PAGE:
Revenge is a Dish Best Served Kosher
by Rabbi Mark Smilowitz
Generally speaking, the Torah does not encourage vengeful acts. There is an explicit prohibition in the Torah against exacting revenge, and, according to some, even harboring vengeful feelings (see commentaries on Vayikra 19:18, especially Rav David Zvi Hoffman). Of course, we are not meant to turn the other cheek. If a person has been wronged, he should seek justice through due process. The literal translation of "eye for an eye" is rejected for a more tempered, compassionate mode of compensation.
It is therefore puzzling that we are commanded to take revenge in the war against the Midianites. As we recall, the Midianites sent their daughters to seduce the Jewish men into worshiping idols, causing the wrath of Hashem to pour out upon us. Now it is our turn. "Avenge the Israelite people on the Midianites" (31:2), we are commanded by Hashem. The very word that is shunned by the Torah, Nekama, is used here as a positive commandment. How could Hashem encourage us to seek vengeance against the Midianites for their ruthless plan to destroy us, when at the same time we are commanded to eradicate the desire for revenge from our hearts?
A possible approach to this question is to distinguish between revenge and justice. Justice is a universal virtue. Justice is allowed, but revenge is not. Perhaps to fully understand this approach we would need to clarify the difference between revenge and justice. However, even if we understood the difference between the two ideas, the Torah clearly calls the war against the Midianites revenge (Nekama), not justice (Mishpat). Why is this case of revenge allowed while other cases of revenge are not?
A comment of the Chizkuni may shed some light on this question and on the Jewish attitude toward revenge in general. Commenting on the prohibition of taking revenge in Vayikra (19:18), the Chizkuni says you may not take revenge "because your anger will dominate you." Revenge is understood by the Chizkuni as stemming from a deeply personal need to vent anger. Presumably, justice is distinct from revenge in that justice involves due process in a rigorous, reasoned, collected manner. A personal vendetta is revenge, but a trial is justice. Revenge is prohibited because it could easily spin out of control. Often, people who seek vengeance go above and beyond what justice calls for. The mafia approach of going after not only the informant but also after his family is revenge, not justice, because it stems from an emotional burning, not from a sense of right and wrong. In such a case, justice is twisted while revenge is served.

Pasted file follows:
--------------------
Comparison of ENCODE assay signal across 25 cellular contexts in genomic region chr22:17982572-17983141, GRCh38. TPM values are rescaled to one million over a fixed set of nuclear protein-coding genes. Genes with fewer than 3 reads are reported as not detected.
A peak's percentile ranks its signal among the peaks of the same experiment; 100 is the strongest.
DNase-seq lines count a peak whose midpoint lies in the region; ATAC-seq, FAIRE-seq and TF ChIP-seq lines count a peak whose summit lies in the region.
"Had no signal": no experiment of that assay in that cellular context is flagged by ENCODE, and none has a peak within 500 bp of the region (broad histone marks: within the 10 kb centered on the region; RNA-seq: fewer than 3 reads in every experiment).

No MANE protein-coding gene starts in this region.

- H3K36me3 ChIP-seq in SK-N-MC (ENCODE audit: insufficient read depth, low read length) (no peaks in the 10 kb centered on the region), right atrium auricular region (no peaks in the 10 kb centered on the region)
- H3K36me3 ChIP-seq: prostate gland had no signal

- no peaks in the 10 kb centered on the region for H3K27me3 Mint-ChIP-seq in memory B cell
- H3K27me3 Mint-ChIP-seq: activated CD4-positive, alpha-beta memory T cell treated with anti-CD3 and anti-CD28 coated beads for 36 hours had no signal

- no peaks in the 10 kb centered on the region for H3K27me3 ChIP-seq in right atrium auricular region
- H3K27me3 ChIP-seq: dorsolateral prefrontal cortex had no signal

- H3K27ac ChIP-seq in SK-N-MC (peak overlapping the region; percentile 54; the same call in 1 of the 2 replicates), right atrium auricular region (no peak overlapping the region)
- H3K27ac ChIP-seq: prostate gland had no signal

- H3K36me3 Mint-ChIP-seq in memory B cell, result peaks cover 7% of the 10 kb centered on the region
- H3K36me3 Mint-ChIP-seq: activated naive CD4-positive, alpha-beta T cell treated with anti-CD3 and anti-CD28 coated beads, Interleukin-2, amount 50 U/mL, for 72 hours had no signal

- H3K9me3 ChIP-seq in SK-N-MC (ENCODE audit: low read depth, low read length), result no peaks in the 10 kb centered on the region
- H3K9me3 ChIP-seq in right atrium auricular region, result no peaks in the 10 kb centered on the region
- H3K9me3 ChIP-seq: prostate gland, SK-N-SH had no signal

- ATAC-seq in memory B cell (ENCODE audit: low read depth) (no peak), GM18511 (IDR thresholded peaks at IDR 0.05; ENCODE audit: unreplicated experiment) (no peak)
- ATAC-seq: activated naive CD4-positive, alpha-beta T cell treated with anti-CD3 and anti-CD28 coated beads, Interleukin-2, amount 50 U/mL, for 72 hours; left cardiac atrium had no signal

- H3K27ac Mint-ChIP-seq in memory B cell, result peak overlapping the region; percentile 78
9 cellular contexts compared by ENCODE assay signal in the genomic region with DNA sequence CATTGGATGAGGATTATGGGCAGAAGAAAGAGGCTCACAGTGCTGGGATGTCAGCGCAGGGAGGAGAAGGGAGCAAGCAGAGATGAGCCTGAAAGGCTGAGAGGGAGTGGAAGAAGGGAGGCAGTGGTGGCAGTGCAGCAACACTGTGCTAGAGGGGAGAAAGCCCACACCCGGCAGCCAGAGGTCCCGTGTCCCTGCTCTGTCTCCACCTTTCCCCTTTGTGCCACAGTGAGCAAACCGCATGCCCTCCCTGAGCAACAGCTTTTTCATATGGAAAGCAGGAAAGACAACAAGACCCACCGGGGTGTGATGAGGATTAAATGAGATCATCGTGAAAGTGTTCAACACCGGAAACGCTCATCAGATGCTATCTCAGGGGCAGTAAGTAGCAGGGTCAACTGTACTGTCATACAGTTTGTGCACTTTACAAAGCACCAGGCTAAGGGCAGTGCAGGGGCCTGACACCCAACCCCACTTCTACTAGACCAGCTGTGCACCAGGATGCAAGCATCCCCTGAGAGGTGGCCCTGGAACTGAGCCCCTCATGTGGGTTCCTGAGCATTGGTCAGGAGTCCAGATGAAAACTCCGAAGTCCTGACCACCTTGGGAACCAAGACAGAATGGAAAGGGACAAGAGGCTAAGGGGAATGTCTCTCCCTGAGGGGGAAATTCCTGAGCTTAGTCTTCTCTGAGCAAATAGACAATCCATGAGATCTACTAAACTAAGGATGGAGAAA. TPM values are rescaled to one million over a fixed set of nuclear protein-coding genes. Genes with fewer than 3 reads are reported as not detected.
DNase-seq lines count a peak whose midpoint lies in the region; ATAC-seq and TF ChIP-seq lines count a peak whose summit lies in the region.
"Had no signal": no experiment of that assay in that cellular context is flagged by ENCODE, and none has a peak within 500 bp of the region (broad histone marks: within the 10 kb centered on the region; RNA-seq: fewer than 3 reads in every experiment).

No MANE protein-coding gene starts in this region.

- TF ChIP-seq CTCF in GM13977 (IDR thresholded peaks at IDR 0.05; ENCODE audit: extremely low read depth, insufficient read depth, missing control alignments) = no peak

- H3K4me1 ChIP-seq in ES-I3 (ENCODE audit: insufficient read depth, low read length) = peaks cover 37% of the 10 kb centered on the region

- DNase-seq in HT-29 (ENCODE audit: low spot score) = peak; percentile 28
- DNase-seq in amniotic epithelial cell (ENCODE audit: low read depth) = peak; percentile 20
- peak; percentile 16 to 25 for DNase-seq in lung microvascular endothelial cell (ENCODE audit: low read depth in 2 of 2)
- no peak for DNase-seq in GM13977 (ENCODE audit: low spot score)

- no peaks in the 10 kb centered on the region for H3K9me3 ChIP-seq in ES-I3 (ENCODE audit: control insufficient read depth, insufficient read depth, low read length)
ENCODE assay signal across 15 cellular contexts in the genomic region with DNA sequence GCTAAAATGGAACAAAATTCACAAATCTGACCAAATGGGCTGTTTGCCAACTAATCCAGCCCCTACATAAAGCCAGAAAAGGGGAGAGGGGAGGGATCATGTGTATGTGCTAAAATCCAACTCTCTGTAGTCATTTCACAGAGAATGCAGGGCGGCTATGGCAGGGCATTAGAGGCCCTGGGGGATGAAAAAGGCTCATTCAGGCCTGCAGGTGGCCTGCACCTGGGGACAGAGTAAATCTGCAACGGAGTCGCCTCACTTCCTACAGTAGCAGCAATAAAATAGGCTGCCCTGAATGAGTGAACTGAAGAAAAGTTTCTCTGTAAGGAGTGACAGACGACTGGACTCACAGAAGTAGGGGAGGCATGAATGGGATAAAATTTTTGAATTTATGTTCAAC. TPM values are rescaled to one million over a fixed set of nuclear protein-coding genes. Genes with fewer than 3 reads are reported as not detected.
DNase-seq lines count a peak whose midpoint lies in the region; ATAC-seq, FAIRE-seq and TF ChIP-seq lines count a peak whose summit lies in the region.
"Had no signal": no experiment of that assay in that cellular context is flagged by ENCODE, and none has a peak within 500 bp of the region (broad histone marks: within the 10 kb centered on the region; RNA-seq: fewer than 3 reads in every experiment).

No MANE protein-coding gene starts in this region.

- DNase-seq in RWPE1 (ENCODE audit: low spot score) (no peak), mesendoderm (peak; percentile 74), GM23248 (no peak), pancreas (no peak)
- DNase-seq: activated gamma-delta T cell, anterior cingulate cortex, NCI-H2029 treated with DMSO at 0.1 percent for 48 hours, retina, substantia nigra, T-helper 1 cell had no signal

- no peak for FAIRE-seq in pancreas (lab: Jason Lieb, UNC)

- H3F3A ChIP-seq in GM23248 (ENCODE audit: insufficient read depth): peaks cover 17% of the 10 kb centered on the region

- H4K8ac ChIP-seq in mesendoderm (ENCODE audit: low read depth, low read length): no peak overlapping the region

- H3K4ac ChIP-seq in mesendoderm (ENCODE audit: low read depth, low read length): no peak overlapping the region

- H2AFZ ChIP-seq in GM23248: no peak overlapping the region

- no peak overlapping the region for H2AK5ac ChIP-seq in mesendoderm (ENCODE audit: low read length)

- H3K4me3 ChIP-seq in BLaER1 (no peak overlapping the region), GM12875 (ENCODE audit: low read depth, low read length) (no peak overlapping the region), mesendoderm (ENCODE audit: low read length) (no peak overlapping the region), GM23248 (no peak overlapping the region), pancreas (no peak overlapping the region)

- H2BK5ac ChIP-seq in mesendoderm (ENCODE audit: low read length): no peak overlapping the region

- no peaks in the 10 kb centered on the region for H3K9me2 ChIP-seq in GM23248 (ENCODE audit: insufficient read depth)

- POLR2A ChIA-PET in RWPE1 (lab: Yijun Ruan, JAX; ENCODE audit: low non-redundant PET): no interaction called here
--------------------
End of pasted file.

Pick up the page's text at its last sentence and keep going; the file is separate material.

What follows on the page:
Now we can understand the Torah's approach to revenge. As a general rule, revenge is prohibited because the anger involved could easily spin the avenger out of control, causing him to go far beyond what is just. There is only one exception to this prohibition. When Hashem Himself commands us to take revenge, there is no danger of things getting out of control. Since the root of our actions is Hashem's command and not personal anger, we are not in danger of losing control. The war against Midian is still called revenge, not justice, because it serves to vent anger, but it does so in a way that is controlled by our obedience to Hashem's commands, thereby exacting justice and vengeance at once.
It is vitally important that we view the vengeance taken against Midian as a one-time event, sanctioned only because of a direct command from Hashem. In the absence of such a command, the victim must always seek justice through due process, through well-reasoned decisions made by respected people who desire not to calm the flames of anger but to balance the scales of justice.
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